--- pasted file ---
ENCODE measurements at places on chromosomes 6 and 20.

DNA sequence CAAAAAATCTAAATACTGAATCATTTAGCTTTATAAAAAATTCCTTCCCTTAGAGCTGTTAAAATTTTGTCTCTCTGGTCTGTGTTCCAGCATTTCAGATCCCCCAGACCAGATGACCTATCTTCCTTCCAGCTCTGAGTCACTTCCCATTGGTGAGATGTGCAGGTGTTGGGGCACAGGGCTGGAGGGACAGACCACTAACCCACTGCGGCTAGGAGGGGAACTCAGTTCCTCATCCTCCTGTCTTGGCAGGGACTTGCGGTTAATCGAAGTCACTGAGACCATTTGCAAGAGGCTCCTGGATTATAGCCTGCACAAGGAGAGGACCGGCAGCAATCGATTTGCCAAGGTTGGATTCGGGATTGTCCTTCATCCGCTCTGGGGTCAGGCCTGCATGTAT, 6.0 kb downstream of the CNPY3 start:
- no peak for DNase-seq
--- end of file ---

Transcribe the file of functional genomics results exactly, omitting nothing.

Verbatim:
ENCODE measurements at places on chromosomes 6 and 20.

DNA sequence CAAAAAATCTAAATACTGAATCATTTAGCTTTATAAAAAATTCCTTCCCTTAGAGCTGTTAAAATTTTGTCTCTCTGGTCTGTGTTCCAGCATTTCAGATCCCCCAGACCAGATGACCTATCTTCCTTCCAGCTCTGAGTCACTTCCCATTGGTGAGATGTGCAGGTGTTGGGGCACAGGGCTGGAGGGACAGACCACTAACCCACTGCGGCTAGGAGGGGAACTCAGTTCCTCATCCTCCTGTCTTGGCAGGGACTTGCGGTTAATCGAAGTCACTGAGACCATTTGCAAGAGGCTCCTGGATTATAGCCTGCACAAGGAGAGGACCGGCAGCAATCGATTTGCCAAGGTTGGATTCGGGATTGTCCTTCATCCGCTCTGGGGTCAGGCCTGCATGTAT, 6.0 kb downstream of the CNPY3 start:
- no peak for DNase-seq